They are often referred to as redundant and boring statements that are still in use to the surprise of the English masters and purists. Others simply call it overkill expressions that should be jettisoned for simpler and functional English if one must pass across to the reading and listening audience his or her idea seamlessly without hiccups. Compound words and superlatives are frowned at as they tend to drag and dull our expressions rendering them ineffective and indirectly hyping tautology, as the case may be. These expressions come in different forms, from the complex and simple statements that in the long run confuses the audience.
Take for example, statements such as ‘absolute perfection,’ acute/serious crisis,’ ‘adequate enough,’ ‘complete monopoly,’ ‘completely outplayed,’ ‘completely untrue,’ ‘concrete proposals,’ ‘consensus of opinion’ are the way some of us write. But the masters of the language say those appendages-adjectives, adverbs, nouns that trail or come before the word you want to play up are not necessary. Instead they are like compound words and superlatives that are no longer fancied any more. Again, the purists see them as redundant and stale phrases that should be avoided like the plague. According to the language experts, words most notoriously overused today are superlatives. For instance, crisis, disasters or tragedy should never be given the extra emphasis of adjectives.
The adjective, ‘absolute’ for example shows completeness, total and having unlimited power, and so is the noun ‘perfection.’ ‘Perfection,’ according to the Oxford dictionary of current English, is the state of having all the required elements or qualities. To write or speak ‘absolute perfection’ means we are simply sounding tautologous. That is the risk of piling up adjectives when we try to convey our thoughts to the people out there. And so, simplify your ideas with just simple and straightforward expression and avoid the temptation of using complex attachments in the guise of sounding bombastic to make your argument pleasing to the ear, but fails to communicate. The same argument goes for stale expressions such as ‘acute or serious crisis.’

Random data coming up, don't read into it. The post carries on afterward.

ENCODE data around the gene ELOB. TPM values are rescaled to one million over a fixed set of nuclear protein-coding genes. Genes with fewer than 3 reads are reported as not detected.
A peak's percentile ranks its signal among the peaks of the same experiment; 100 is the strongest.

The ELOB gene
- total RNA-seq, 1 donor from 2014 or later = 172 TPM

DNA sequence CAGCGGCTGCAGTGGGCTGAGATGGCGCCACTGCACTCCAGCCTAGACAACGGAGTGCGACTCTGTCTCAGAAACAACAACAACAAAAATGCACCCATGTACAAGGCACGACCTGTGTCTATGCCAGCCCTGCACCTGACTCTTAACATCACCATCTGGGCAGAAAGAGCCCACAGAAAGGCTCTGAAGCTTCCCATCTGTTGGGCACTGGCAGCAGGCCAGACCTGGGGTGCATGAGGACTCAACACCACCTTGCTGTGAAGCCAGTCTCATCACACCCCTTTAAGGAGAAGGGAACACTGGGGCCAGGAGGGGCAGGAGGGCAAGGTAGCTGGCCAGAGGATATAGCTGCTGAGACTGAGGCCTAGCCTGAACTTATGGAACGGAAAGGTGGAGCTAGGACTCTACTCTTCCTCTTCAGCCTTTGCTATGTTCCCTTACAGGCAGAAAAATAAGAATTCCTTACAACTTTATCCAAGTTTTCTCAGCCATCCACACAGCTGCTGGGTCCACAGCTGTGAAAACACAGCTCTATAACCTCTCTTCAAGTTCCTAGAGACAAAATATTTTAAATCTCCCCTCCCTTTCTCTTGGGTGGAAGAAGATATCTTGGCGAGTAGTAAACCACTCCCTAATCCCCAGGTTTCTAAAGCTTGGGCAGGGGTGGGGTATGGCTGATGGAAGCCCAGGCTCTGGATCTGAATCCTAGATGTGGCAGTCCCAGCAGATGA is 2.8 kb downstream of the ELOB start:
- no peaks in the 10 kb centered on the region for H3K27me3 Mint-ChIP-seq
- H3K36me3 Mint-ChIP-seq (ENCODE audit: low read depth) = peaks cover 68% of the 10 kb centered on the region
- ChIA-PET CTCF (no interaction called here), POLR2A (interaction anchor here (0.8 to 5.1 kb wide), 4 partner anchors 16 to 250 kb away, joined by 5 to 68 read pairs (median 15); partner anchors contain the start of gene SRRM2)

We are made to understand that ‘crisis’ is crisis, the appendage or attachment ‘acute’ or ‘serious’ should not be considered at all. Some may argue that the adjectives, ‘acute’ and ‘serious’ are meant to show the magnitude of the crisis or accident, for instance. But the English masters and purists see them as waste of time and indulging in unnecessary use of adjectives to impress one’s self rather than express one’s thought in plain language to be understood. ‘Adequate enough’ is yet the way many people speak and write but ignorant of the fact that they are saying the same thing and that is a typical example of playing up tautology.
‘Adequate,’ the English dictionary points out, is something satisfactory or acceptable; as much as is bearable, enough to an extent that is as much as is needed. Similarly, ‘enough’ is the synonym of ‘adequate,’ something necessary and desirable; sufficient in quality or quantity to meet a need or quality for something. Take note of these expressions as well, ‘complete monopoly,’ ‘completely outplayed,’ and ‘completely untrue,’ should be given the same treatment. The appendage or extra baggage of the adjective and adverb ‘complete’ and ‘completely’ are not necessary. It’s rather clumsy and outdated. Speak and write straightforward English, for example, ‘Chelsea football club outplayed their opponent, Athletico Madrid in the recently held EUFA championship cup second leg at Stamford Bridge in London.
’ The adverb, ‘completely’ should be ruled out because it makes little or no sense or add nothing to the language structure. ‘Monopoly,’ ‘outplayed,’ and ‘untrue’ are regarded as complete statements that do not require ‘complete,’ or ‘completely’ to send the right message unambiguously to the audience. Also ‘concrete proposals,’ and ‘consensus of opinion,’ are like overkill that should be avoided. One can write ‘proposals,’ ‘opinion’ as complete statements without attaching the nouns ‘concrete’ and ‘consensus.’ They make no sense but rather they add to what I described as long winding and boring statements.